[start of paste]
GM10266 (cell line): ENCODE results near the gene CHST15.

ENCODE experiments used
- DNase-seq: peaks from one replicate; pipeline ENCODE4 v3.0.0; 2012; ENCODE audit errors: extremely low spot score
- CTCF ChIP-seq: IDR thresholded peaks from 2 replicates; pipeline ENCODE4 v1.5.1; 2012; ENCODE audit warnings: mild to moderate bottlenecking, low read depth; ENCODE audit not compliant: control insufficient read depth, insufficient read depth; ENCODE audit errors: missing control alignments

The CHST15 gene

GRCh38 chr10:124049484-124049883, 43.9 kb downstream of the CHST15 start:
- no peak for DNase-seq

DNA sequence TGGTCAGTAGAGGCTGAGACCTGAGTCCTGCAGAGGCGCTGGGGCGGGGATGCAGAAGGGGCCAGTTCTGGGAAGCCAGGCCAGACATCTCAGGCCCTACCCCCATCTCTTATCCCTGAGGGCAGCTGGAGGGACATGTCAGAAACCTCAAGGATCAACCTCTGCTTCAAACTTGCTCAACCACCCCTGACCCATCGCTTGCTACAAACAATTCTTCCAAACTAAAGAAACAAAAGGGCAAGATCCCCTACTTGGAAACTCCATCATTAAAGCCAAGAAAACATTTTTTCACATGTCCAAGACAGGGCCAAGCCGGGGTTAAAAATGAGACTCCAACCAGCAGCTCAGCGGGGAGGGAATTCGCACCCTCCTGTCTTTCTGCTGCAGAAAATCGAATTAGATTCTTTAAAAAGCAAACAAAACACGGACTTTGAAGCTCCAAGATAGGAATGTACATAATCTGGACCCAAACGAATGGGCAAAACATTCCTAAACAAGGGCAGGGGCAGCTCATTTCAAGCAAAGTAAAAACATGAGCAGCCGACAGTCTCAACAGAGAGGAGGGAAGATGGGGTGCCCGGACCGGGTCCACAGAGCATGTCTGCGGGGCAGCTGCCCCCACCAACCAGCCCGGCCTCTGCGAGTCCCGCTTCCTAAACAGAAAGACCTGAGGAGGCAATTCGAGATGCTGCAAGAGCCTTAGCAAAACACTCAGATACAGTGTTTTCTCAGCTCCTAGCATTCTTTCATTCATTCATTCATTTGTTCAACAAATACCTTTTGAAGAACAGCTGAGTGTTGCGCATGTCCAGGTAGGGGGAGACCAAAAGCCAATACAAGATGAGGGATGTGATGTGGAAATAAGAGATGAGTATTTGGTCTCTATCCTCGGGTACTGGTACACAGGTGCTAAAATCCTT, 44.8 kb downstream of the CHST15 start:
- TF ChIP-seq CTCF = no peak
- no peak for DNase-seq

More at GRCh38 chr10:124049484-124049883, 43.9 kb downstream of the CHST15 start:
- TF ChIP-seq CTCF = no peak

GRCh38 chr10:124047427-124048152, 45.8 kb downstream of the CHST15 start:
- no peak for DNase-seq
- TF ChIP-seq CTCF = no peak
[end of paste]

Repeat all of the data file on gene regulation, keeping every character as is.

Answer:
GM10266 (cell line): ENCODE results near the gene CHST15.

ENCODE experiments used
- DNase-seq: peaks from one replicate; pipeline ENCODE4 v3.0.0; 2012; ENCODE audit errors: extremely low spot score
- CTCF ChIP-seq: IDR thresholded peaks from 2 replicates; pipeline ENCODE4 v1.5.1; 2012; ENCODE audit warnings: mild to moderate bottlenecking, low read depth; ENCODE audit not compliant: control insufficient read depth, insufficient read depth; ENCODE audit errors: missing control alignments

The CHST15 gene

GRCh38 chr10:124049484-124049883, 43.9 kb downstream of the CHST15 start:
- no peak for DNase-seq

DNA sequence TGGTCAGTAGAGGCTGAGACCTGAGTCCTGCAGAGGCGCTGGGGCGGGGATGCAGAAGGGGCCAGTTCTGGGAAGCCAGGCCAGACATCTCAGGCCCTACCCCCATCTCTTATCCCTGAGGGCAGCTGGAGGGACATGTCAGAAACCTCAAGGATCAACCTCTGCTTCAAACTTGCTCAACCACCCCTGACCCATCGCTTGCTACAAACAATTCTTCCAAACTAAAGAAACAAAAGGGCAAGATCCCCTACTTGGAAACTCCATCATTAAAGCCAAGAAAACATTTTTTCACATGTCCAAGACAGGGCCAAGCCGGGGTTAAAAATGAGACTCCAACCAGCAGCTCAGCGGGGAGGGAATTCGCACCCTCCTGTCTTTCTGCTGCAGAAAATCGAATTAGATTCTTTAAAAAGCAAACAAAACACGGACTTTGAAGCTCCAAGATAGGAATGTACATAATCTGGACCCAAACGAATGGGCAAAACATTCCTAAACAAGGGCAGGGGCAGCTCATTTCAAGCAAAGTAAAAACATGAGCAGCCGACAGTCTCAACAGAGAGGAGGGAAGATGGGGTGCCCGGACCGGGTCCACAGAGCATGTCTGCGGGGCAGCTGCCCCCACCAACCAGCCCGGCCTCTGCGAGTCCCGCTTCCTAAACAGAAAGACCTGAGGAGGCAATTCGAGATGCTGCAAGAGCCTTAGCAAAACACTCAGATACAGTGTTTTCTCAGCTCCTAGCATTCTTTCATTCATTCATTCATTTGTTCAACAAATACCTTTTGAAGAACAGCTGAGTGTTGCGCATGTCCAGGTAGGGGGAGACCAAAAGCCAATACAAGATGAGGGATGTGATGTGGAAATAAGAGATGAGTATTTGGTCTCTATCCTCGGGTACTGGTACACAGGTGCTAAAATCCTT, 44.8 kb downstream of the CHST15 start:
- TF ChIP-seq CTCF = no peak
- no peak for DNase-seq

More at GRCh38 chr10:124049484-124049883, 43.9 kb downstream of the CHST15 start:
- TF ChIP-seq CTCF = no peak

GRCh38 chr10:124047427-124048152, 45.8 kb downstream of the CHST15 start:
- no peak for DNase-seq
- TF ChIP-seq CTCF = no peak